Paying for my own health insurance has thrown me into uncharted financial territory. It’s enough of a hardship that I’d probably drop the coverage, or never have arranged for it in the first place, if I weren’t under pressure verging on duress from my parents to maintain it. There’s a very small but very real chance that I’ll need major medical care, and I don’t want to have to explain why I dropped the coverage after the fact, no matter how poor or nonexistent my return on investment is now, so here I am.
It’s been six and a half months so far, and I’d like for this hardship to come to an end. If I’m not mistaken, I’m paying slightly more per month than my parents were paying for my old policy per quarter. I got grandfathered into something closer to truly catastrophic coverage and managed, barely, to avoid getting kicked out into the garbage “marketplace” over a Kafkaesque inquiry into my state of residency after my parents and I all moved out of Pennsylvania. Some bottom-rung clerk in Wisconsin told me over the phone, in a call that my dad had badgered me to place over an unrelated matter, that I’d probably be okay as long as I didn’t file claims for suspicious amounts of out-of-state medical care, say, in Oregon. This would be a real what-the-fuck scenario to any halfway reasonable person. In spite of this scare, I managed to hold onto this coverage, at no cost to me and at low cost to my parents, until Assurant Health (a pretty telling name, I dare say) withdrew from the market at the end of last year, claiming that it was losing money as a health insurer. I received government-mandated refunds for about $250, i.e., less than one month’s premium for my current Kaiser coverage, having to do with an actuarial analysis of how much Assurant had paid out to its insurance pool over the course of my own policy, or something to that effect. Whatever voodoo they had done, I was not of a mind to turn down some unexpected free money in a month when I had been forced, and I truly mean forced, by my tight finances to delay the payment of my Kaiser premium until several days into the grace period.
This is why Canadian-style cradle-to-grave Medicare has the support of something like two thirds of the American public. The current system is a god-awful, intractable kludge that originated as stopgap measure enabling industrial employers to work around wartime wage controls three quarters of a century ago. The sorry-ass, borderline third-world history of robber barons and doctors’ pressure groups sandbagging every attempt at all-ages single-payer health insurance since then, with the help of whatever Bircher muscle they could marshal, doesn’t reduce the actual popularity of single-payer on the ground, among genuine ordinary Americans, as opposed to self-dealers and wingnuts who proclaim themselves ordinary Americans in a campaign to silence everyone else.
It’s very easy to explain the minority that supports the current Rube Goldberg disaster: direct and secondhand beneficiaries of the looting of medical care (minus quite a few clinicians who enjoy a modest financial benefit at the expense of their own practices, which have been trashed to hell by MBA’s); a somewhat larger outer cohort of social climbers and conformists who are still affluent, stable, and sheltered enough not to be personally ruined by the current system or have been sucked into the fray of the ruination of those close to them; and a tiny, marginal fringe of extremist useful idiots who would be utterly inconsequential on their own. The first constituency of this coalition has an amazing ability to piss off its colleagues in medicine, nursing, and the like by being incompetents and mercenaries who don’t give a damn about their patients, make work life hell for clinicians who do give a damn, and constantly getting in the way. The second constituency is dwindling and increasingly resented by its fellow citizens on account of the secular collapse of multiple Western economies. Aspirational behavior that was more or less respectable from the mid-eighties to the mid-aughts, when there were generally jobs to be had, is much less respectable now, when there generally aren’t. The third constituency, the useful idiot reserve, is available to the other two to be trotted out as proof that there are in fact principled anticommunist arguments to be made against universal health care, not just the self-dealing of an elite minority and the timid conformists trying to ape it in the hope of taking full delivery of goods from their cargo cult.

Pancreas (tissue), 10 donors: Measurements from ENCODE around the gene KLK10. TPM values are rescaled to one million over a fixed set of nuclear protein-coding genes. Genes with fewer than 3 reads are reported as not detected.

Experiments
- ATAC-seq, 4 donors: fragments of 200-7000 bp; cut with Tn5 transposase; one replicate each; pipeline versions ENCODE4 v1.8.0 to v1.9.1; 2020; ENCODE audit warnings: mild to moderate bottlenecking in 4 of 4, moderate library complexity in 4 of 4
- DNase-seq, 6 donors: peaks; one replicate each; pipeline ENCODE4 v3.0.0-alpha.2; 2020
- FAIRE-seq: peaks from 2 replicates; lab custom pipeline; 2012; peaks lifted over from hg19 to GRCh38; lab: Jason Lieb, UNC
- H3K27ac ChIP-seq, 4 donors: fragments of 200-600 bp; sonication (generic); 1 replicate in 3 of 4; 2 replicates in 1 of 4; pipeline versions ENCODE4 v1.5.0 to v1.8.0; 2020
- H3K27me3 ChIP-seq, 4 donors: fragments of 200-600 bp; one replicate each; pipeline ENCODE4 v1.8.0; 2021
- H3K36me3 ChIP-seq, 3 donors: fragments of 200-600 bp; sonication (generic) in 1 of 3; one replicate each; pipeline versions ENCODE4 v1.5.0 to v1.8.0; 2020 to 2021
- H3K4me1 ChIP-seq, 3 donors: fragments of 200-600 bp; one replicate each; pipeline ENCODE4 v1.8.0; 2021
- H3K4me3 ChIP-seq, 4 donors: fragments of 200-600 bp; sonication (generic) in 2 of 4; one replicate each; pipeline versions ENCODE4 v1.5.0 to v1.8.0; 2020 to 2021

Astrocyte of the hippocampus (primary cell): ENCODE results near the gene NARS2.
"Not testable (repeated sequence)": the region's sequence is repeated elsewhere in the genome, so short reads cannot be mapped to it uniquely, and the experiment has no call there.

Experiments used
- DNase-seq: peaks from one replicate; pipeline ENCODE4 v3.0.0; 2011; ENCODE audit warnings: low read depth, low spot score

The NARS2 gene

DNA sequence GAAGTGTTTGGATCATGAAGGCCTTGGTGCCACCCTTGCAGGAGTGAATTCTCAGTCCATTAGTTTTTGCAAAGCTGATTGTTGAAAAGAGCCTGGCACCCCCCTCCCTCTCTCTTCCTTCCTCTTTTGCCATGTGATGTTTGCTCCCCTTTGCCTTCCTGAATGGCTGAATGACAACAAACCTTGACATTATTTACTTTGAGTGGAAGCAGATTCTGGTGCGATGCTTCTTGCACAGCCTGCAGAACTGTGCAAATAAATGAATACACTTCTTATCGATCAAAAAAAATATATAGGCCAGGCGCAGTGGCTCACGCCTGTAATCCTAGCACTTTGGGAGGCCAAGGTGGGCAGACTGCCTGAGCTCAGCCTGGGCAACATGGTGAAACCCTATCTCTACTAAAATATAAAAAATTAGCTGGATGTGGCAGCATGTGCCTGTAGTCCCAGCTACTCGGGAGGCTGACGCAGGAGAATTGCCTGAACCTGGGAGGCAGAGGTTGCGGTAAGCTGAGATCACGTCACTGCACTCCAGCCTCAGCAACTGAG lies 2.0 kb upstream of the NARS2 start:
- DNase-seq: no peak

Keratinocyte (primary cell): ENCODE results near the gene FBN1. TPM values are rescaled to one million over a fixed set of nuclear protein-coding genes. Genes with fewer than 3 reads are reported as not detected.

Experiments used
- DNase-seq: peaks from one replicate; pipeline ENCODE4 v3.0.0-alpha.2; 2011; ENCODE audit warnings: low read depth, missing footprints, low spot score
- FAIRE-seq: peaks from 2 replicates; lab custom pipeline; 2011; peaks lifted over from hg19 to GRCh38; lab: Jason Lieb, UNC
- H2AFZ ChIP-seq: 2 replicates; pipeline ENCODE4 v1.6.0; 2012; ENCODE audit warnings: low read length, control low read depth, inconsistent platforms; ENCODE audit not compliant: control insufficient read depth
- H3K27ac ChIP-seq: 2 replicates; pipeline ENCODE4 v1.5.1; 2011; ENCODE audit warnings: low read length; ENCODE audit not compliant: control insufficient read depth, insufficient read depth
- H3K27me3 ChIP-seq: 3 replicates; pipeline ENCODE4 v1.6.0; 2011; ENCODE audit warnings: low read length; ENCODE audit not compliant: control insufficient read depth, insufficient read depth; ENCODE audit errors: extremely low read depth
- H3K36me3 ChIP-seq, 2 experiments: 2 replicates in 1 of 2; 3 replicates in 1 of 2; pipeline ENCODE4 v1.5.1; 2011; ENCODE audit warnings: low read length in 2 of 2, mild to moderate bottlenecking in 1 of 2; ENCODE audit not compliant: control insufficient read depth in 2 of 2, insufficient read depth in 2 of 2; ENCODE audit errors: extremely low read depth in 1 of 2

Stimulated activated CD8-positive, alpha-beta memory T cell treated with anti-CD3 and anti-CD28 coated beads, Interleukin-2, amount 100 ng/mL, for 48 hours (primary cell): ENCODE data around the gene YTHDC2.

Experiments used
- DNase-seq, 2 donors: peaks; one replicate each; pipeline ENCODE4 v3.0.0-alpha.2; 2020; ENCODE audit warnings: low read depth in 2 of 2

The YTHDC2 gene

These useful idiots serve the additional purpose of making the poor look stupid, i.e., deserving failures in the meritocracy that is America. To the right, they’re salt-of-the-earth real Americans, until they stray off the reservation and vote for Trump; to the left, they’re the certifiably idiotic and insane who obviously need to be wards of the state and sources of full employment for their meritocratic betters. In point of fact, they’re local color, increasingly representative of no one but themselves, but the Cathedral pays its technicians the big bucks to amplify them into commonsensical distillations of flyover country.
These things need to be spelled out for BoBo Democrats who insist that the poors keep voting against their own interests. First of all, it’s well established that the poor have abysmal turnout at the polls, so much of this vaunted heartland conservatism is the product of bourgeois and wealthy voters catfishing as down-t0-earth local yokel good ol’ country boys and girls. An examination of households that actually own farms in the Midwest and on the High Plains these days, for example, shows that many of these households are fucking loaded. These are family farms more in the sense that Menard’s is a family business, not in the sense that Hezekiah over in Bird-in-Hand has another five acres of hay to cut this afternoon. An entire PR industry is devoted to preying on the ignorance of Americans who are not familiar with the actual socioeconomics of these communities. If I wanted to be an English Donald Kraybill for my people, I could agsplain this shit full time and still have an unfathomable about of work to do.